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Thiriasim greci vocant pediculos palpebrarum Cornelius celsus.


Thiriasim (-iʒ A) AC | Tiriasim B ejp | Thariasim f
pediculos | pudiculos f


Thiriasim is what the Greeks call lice of the eyelids, says Cornelius Celsus.
{translation by J.P. Long}


Simon is alluding to Cornelius Celsus, 6, 6, 15, ed. Spencer (1935-8: II.206), where Celsus speaks of afflictions of the eyes, and he says: Genus quoque viti est, quom inter pilos palpebrarum peduculi nascuntur: pthiriasin Graeci nominant – “And there is also an affliction where lice invade between the hairs of the eyelashes, an affliction which the Greeks call pthiriasis”.

Greek φθειρίασις /phtheiríasis/, itacist /fthiríasis/, Latinised phthiriasis, means “morbus pedicularis, louse infestation”.
The word is derived from φθείρ /phtheír/ “louse”, cf. See Fthir.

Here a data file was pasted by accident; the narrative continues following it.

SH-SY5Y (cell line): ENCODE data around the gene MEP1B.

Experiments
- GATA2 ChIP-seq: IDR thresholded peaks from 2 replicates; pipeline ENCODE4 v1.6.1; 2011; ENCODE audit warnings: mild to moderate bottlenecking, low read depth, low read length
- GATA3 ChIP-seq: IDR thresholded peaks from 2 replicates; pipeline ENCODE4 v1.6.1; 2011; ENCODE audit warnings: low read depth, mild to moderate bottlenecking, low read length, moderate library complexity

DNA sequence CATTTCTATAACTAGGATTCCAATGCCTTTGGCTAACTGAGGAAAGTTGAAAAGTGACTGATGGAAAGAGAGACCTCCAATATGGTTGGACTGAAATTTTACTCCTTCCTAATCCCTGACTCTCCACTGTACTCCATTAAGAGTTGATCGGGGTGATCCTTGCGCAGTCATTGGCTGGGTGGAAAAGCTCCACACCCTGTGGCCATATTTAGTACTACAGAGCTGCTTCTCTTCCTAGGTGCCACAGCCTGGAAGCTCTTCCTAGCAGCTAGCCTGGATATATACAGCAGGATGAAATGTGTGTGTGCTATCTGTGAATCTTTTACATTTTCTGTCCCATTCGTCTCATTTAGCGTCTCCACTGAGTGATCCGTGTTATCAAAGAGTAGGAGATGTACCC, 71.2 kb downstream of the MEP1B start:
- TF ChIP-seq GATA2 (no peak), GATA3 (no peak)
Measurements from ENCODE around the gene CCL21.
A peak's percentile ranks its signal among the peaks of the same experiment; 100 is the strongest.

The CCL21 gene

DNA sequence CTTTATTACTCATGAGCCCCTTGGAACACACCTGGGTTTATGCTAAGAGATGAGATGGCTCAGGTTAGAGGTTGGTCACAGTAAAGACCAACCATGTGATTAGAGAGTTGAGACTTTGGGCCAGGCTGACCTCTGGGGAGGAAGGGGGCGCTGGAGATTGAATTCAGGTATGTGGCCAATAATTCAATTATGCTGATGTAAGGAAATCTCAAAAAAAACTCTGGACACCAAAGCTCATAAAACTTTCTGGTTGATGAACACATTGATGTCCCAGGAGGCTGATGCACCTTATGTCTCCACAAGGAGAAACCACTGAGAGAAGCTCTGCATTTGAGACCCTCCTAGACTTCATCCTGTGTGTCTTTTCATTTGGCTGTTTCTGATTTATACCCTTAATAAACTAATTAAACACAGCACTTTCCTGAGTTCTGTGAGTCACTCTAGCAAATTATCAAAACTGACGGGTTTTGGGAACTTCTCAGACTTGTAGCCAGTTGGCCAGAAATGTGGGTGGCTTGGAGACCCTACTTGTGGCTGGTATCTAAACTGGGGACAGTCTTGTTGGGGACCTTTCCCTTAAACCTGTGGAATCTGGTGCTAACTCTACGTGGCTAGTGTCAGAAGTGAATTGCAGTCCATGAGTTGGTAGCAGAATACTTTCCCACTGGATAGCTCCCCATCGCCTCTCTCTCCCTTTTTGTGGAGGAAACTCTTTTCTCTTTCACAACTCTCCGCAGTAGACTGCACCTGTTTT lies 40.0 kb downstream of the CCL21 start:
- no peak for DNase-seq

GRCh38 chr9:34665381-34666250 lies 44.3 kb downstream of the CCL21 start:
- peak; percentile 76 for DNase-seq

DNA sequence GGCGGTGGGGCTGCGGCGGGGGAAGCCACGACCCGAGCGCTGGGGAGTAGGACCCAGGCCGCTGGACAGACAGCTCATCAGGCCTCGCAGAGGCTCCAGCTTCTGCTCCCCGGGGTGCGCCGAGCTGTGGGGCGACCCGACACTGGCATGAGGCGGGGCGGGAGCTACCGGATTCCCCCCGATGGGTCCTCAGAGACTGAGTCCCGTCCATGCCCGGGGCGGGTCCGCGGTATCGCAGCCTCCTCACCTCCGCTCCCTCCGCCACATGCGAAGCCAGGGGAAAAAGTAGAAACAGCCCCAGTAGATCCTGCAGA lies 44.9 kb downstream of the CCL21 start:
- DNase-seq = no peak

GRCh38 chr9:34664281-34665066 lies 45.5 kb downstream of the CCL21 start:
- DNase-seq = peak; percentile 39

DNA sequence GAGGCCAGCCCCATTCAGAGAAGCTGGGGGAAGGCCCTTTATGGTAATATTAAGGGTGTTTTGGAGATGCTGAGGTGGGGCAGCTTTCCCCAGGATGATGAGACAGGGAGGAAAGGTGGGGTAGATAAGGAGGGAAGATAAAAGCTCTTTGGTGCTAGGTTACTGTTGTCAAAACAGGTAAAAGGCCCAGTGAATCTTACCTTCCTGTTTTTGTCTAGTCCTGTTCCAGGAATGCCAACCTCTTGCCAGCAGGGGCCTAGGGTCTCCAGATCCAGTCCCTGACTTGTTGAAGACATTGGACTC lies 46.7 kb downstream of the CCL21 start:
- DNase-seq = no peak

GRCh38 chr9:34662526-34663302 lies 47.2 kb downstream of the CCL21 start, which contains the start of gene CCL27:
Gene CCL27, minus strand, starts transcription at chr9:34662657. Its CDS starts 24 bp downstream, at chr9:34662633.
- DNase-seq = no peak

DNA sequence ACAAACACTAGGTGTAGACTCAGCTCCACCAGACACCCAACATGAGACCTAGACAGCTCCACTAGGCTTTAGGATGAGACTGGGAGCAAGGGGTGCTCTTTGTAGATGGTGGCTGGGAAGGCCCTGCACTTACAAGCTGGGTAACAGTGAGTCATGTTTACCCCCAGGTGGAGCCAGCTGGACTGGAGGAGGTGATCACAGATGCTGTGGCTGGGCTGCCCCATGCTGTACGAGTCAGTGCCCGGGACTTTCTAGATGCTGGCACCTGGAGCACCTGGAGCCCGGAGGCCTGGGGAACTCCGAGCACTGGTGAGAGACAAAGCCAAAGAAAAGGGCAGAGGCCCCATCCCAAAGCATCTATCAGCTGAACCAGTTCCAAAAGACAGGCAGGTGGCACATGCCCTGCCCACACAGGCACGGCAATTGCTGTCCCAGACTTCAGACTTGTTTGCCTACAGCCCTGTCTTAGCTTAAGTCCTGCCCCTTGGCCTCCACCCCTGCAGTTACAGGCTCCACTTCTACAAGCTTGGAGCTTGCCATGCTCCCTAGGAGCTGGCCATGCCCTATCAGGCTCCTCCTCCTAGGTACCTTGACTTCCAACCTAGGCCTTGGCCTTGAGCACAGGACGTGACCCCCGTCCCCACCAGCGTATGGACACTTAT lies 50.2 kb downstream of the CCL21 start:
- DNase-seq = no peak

Simon’s form pthiriasin imitates the Greek accusative φθειρίασιν /phtheiríasin/.
N.b. the Greek consonant cluster φθ /phth/ is often reduced in late and vulgar Latin to /pt/, more often to /ft/, cf. modern Spanish/ Catalan diptongo; modern Italian: oftalmia, Spanish oftalmía.
In the medieval period this cluster, when initial, is often reduced to /t/. Simon’s “h” in Thiriasim is only a spelling option and does not necessarily reflect any knowledge of the etymology of this word, cf. witnesses B ejp; at any rate, it is unlikely that he would have pronounced it like the Greeks, i.e. like word-initially in English thin - IPA [θ]; he probably pronounced it */tiríasim/.

Medical observations:

Phthiriasis as a word has survived into modern medical terminology meaning “infestation with lice”.
In the particular case under review this affliction is strongly reminiscent of what is today called phthiriasis palpebrarum, usually by Phthirus pubis L. {“crab lice”} [[1]] and their ova.

WilfGunther (talk) 15:02, 27 March 2016 (BST)

See Fthir

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